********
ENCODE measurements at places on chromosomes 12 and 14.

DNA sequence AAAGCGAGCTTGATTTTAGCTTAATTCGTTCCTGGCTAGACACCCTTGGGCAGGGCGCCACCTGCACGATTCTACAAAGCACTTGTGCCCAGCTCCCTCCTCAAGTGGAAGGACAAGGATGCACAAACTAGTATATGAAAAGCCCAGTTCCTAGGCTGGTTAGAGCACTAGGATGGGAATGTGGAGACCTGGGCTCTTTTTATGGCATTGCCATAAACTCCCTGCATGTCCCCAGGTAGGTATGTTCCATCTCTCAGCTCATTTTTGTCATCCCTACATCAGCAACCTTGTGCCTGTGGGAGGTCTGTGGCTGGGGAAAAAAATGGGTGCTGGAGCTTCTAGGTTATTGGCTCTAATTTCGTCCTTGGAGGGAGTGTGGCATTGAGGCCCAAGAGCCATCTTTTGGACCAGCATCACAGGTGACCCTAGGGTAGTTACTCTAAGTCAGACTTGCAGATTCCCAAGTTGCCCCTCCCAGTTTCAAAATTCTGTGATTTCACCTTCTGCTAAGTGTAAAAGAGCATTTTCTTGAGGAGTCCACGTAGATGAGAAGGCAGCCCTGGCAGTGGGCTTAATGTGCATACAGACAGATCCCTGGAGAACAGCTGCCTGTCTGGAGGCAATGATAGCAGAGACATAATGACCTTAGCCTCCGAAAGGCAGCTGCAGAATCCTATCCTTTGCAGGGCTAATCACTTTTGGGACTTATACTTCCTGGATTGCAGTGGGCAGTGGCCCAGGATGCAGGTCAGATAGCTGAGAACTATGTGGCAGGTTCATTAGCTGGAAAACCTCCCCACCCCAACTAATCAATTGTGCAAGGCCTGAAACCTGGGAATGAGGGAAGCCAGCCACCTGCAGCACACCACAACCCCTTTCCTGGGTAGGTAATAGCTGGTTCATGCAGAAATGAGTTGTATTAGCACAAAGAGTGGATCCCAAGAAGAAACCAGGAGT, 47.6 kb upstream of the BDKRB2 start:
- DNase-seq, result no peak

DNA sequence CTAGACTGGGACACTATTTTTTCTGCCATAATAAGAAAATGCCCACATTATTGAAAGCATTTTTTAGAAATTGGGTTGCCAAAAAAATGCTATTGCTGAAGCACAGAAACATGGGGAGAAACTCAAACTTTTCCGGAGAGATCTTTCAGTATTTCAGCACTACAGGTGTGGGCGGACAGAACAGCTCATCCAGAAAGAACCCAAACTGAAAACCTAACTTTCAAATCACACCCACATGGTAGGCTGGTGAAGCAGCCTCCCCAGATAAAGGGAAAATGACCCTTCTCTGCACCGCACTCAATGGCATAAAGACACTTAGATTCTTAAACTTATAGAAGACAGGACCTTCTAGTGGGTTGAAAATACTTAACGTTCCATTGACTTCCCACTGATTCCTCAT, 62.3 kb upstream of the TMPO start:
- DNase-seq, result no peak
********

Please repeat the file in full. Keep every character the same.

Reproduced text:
ENCODE measurements at places on chromosomes 12 and 14.

DNA sequence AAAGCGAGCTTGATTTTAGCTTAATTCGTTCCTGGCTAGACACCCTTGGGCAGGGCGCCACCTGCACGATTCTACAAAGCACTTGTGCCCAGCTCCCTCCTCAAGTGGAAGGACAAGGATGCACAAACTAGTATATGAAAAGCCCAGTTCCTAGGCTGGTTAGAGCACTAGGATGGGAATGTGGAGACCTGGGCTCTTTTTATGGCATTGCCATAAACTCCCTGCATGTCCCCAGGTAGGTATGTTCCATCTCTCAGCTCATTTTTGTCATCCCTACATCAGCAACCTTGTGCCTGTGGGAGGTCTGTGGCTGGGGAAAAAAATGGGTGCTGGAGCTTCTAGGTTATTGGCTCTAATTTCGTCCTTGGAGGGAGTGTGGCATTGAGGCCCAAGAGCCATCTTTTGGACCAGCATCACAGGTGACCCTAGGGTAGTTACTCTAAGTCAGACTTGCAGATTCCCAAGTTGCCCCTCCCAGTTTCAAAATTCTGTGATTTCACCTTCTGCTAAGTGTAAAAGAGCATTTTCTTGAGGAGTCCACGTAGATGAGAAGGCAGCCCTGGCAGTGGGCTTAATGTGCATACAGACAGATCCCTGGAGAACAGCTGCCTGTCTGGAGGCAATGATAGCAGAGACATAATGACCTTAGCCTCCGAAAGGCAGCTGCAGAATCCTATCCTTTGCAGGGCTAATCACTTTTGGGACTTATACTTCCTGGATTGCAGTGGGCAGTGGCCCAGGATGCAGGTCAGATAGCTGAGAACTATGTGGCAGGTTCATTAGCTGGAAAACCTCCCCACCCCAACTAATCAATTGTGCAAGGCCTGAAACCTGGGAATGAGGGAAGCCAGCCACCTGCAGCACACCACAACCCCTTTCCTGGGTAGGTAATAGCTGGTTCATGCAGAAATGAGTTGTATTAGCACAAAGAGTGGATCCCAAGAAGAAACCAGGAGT, 47.6 kb upstream of the BDKRB2 start:
- DNase-seq, result no peak

DNA sequence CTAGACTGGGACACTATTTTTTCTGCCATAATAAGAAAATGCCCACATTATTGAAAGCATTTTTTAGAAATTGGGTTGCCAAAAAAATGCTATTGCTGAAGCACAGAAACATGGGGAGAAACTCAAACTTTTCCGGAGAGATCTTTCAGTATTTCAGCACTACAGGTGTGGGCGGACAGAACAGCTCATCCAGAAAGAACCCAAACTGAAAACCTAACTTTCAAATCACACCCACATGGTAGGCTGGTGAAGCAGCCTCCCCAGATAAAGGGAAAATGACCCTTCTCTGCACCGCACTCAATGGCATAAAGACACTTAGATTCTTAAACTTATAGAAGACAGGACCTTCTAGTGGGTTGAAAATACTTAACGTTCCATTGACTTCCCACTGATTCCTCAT, 62.3 kb upstream of the TMPO start:
- DNase-seq, result no peak